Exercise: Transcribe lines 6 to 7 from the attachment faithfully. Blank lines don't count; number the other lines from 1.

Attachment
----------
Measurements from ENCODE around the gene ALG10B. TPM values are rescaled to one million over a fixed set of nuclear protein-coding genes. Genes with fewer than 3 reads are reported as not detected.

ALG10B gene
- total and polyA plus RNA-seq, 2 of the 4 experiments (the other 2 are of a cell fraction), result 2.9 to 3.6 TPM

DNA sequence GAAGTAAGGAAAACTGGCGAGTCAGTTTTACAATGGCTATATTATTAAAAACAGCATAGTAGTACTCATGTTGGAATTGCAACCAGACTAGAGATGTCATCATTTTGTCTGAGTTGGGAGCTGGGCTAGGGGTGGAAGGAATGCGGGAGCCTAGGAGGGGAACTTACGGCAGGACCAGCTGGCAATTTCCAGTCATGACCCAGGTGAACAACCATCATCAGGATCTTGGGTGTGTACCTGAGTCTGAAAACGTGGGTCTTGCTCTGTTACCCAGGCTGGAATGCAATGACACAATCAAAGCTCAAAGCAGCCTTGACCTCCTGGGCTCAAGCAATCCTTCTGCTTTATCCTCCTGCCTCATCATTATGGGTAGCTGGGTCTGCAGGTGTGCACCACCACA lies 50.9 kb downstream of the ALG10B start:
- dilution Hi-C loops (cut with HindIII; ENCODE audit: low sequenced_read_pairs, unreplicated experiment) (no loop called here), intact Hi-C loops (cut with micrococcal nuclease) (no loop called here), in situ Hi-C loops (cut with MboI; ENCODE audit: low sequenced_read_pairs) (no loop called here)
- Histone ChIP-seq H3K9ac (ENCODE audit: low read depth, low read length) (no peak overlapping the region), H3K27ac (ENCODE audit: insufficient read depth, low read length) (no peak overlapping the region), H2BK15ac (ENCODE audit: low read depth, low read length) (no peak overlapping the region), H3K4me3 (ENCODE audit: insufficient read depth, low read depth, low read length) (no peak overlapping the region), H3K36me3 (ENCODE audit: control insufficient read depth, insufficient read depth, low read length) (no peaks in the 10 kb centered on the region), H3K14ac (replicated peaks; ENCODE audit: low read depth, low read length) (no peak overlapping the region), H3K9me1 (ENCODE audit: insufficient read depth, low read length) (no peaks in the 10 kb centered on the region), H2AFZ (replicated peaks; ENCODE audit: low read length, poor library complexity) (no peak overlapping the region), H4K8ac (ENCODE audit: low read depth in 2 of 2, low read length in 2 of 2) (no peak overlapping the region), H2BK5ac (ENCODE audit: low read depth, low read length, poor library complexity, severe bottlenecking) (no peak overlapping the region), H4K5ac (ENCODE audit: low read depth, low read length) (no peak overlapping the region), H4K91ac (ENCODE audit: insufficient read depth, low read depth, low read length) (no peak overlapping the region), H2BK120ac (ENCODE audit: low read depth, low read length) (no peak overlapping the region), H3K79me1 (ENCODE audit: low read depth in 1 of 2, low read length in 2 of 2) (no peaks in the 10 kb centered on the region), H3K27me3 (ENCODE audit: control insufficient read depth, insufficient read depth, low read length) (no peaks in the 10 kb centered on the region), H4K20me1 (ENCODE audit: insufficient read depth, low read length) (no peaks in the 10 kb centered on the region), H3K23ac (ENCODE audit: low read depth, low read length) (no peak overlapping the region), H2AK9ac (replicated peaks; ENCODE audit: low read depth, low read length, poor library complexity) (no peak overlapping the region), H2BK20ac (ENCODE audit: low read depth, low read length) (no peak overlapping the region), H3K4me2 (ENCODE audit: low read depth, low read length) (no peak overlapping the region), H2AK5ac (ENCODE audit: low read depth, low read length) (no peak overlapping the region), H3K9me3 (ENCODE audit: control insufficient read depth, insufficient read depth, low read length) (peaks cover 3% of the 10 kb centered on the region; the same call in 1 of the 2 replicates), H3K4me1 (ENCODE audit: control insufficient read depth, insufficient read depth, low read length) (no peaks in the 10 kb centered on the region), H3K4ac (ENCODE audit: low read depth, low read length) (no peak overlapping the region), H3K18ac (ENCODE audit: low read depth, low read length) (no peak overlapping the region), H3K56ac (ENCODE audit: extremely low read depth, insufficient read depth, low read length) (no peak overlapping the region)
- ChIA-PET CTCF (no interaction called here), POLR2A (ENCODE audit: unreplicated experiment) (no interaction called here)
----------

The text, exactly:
- Histone ChIP-seq H3K9ac (ENCODE audit: low read depth, low read length) (no peak overlapping the region), H3K27ac (ENCODE audit: insufficient read depth, low read length) (no peak overlapping the region), H2BK15ac (ENCODE audit: low read depth, low read length) (no peak overlapping the region), H3K4me3 (ENCODE audit: insufficient read depth, low read depth, low read length) (no peak overlapping the region), H3K36me3 (ENCODE audit: control insufficient read depth, insufficient read depth, low read length) (no peaks in the 10 kb centered on the region), H3K14ac (replicated peaks; ENCODE audit: low read depth, low read length) (no peak overlapping the region), H3K9me1 (ENCODE audit: insufficient read depth, low read length) (no peaks in the 10 kb centered on the region), H2AFZ (replicated peaks; ENCODE audit: low read length, poor library complexity) (no peak overlapping the region), H4K8ac (ENCODE audit: low read depth in 2 of 2, low read length in 2 of 2) (no peak overlapping the region), H2BK5ac (ENCODE audit: low read depth, low read length, poor library complexity, severe bottlenecking) (no peak overlapping the region), H4K5ac (ENCODE audit: low read depth, low read length) (no peak overlapping the region), H4K91ac (ENCODE audit: insufficient read depth, low read depth, low read length) (no peak overlapping the region), H2BK120ac (ENCODE audit: low read depth, low read length) (no peak overlapping the region), H3K79me1 (ENCODE audit: low read depth in 1 of 2, low read length in 2 of 2) (no peaks in the 10 kb centered on the region), H3K27me3 (ENCODE audit: control insufficient read depth, insufficient read depth, low read length) (no peaks in the 10 kb centered on the region), H4K20me1 (ENCODE audit: insufficient read depth, low read length) (no peaks in the 10 kb centered on the region), H3K23ac (ENCODE audit: low read depth, low read length) (no peak overlapping the region), H2AK9ac (replicated peaks; ENCODE audit: low read depth, low read length, poor library complexity) (no peak overlapping the region), H2BK20ac (ENCODE audit: low read depth, low read length) (no peak overlapping the region), H3K4me2 (ENCODE audit: low read depth, low read length) (no peak overlapping the region), H2AK5ac (ENCODE audit: low read depth, low read length) (no peak overlapping the region), H3K9me3 (ENCODE audit: control insufficient read depth, insufficient read depth, low read length) (peaks cover 3% of the 10 kb centered on the region; the same call in 1 of the 2 replicates), H3K4me1 (ENCODE audit: control insufficient read depth, insufficient read depth, low read length) (no peaks in the 10 kb centered on the region), H3K4ac (ENCODE audit: low read depth, low read length) (no peak overlapping the region), H3K18ac (ENCODE audit: low read depth, low read length) (no peak overlapping the region), H3K56ac (ENCODE audit: extremely low read depth, insufficient read depth, low read length) (no peak overlapping the region)
- ChIA-PET CTCF (no interaction called here), POLR2A (ENCODE audit: unreplicated experiment) (no interaction called here)